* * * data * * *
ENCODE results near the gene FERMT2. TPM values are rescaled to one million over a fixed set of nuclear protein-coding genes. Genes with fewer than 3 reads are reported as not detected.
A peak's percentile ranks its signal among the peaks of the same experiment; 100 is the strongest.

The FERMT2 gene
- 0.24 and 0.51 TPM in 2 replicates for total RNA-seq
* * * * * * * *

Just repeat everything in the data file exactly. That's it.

ENCODE results near the gene FERMT2. TPM values are rescaled to one million over a fixed set of nuclear protein-coding genes. Genes with fewer than 3 reads are reported as not detected.
A peak's percentile ranks its signal among the peaks of the same experiment; 100 is the strongest.

The FERMT2 gene
- 0.24 and 0.51 TPM in 2 replicates for total RNA-seq